Stoke (News - Alert) has initiated multiple commercial service trials aimed at finding revenue-supporting ways of using Wi-Fi with the help of its new Wi-Fi eXchange gateway. This will benefit telecommunication operators.
Edgar Figueroa (News - Alert), president and CEO of Wi-Fi Alliance said, “Operators are exploring ways to enhance their return on investment by incorporating secure and seamless Wi-Fi into well-crafted business strategies. Wi-Fi CERTIFIED Passpoint addresses numerous opportunities to deliver a seamless and secure Wi-Fi experience, and our members continue to build on that foundation. “
Service providers are joining hands with companies like Stoke to find the advantages of using Wi-Fi. Wi-Fi Alliance (News - Alert) providers and hardware manufacturers develop Wi-Fi strategies, besides providing a forum for operators. It also provides equipment to develop standards and programs to drive the adoption of Wi-Fi.
Depending on objectives the strategies followed by broadband carriers tend to vary. For example operators were forced to delay implementation or make non-optimum solutions so that the carrier-grade Wi-Fi technology solutions become applicable in a majority of cases.
Stoke‘s Wi-Fi eXchange commercial availability is welcome among wholesale Wi-Fi, fixed line and cellular operators who are desirous to conduct trials and advance further. Wi-Fi eXchange’s feature set includes multi-vendor core, radio equipment interoperability, broad network topology support, and carrier-grade performance.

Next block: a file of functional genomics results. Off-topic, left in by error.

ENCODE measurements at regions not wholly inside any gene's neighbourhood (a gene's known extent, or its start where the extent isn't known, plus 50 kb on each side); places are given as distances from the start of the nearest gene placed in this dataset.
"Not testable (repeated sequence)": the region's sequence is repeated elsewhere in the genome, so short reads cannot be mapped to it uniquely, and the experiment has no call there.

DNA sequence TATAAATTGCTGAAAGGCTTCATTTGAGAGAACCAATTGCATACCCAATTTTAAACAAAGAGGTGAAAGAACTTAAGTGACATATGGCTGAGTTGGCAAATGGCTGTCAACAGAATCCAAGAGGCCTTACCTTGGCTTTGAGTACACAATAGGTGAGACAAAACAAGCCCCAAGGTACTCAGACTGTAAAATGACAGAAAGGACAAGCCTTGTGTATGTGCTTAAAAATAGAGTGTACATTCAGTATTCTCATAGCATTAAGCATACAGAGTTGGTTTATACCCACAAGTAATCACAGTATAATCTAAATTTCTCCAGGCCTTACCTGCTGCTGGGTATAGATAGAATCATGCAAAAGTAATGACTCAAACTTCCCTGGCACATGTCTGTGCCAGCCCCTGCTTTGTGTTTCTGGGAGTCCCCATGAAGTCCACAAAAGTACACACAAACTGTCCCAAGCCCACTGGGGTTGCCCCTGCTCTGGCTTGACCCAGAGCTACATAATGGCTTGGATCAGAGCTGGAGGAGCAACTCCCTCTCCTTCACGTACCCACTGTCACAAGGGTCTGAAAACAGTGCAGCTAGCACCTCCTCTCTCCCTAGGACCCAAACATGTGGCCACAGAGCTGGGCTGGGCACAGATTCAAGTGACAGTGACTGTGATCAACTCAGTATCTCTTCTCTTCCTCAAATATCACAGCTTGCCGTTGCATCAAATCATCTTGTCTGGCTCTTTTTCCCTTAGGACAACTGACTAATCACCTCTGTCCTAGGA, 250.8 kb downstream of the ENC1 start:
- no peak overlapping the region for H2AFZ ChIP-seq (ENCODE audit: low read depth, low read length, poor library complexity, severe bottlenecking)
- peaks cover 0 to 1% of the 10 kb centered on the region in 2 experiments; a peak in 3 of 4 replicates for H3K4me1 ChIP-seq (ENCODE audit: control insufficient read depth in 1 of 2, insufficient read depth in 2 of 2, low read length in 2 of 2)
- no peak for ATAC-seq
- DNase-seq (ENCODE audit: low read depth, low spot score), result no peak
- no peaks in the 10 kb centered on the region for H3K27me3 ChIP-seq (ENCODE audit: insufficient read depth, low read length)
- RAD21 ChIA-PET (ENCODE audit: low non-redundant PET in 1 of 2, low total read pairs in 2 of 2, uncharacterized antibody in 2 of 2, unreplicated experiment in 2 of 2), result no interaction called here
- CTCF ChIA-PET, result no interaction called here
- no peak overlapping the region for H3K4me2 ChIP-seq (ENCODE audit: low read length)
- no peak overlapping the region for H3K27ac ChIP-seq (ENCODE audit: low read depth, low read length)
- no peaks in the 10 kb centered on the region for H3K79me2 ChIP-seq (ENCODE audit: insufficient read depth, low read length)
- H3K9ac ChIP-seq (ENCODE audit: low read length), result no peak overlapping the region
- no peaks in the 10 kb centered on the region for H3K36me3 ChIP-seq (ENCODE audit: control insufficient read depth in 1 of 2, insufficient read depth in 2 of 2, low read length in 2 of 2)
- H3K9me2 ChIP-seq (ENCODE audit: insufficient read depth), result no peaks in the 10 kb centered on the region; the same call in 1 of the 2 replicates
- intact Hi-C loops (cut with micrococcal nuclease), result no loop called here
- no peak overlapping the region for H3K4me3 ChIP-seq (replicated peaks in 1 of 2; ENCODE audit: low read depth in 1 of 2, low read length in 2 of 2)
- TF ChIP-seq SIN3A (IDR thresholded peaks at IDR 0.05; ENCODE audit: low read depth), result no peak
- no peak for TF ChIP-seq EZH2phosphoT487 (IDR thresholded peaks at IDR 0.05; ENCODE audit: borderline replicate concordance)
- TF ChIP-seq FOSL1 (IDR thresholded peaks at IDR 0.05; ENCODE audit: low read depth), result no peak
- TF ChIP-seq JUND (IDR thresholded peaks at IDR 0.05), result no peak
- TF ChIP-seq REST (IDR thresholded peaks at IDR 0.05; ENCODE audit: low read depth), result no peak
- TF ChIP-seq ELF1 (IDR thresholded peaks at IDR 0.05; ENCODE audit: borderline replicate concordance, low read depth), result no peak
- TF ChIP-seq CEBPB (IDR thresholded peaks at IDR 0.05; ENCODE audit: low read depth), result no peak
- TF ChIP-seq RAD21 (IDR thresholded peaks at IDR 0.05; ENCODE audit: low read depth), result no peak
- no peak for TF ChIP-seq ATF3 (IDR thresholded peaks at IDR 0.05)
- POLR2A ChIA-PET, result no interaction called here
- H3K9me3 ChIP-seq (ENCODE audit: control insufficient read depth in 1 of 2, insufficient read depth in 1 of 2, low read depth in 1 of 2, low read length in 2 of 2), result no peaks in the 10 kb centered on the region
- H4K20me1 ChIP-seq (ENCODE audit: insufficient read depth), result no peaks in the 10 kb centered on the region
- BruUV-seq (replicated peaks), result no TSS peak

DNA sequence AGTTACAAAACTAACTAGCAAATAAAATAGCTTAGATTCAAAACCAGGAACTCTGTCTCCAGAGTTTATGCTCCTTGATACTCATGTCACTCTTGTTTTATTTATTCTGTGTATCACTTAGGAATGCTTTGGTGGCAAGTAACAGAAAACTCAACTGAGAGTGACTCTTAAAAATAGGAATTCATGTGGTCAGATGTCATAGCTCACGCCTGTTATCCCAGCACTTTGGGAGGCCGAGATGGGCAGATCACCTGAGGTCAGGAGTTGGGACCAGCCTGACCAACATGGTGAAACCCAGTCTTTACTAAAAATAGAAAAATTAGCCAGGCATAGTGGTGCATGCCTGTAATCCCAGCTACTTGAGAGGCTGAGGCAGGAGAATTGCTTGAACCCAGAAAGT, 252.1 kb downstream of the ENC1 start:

John Carvalho, VP Wireless Architecture at Stoke said, “Stoke‘s benefit to operators in these use cases is in delivering flexibility and efficiency in operations for both access and core networks. For example, operators can terminate both Layer 2 and Layer 3 connected Wi-Fi access networks, as well as access points from different manufacturers, on Wi-Fi eXchange where they needed several gateways before.“
Wi-Fi eXchange lets operators apply GGSN-based business processes to Wi-Fi subscriber sessions while directing other processes to the Internet. Operators can use Wi-Fi to recapture roaming revenues lost to ISPs with no effect to the mobile core infrastructure.
Recently, Stoke experts joined forces with communications specialists at the University of Surrey located in the UK to investigate the signaling challenges created by the growth of mobile phone use.
Edited by Carlos Olivera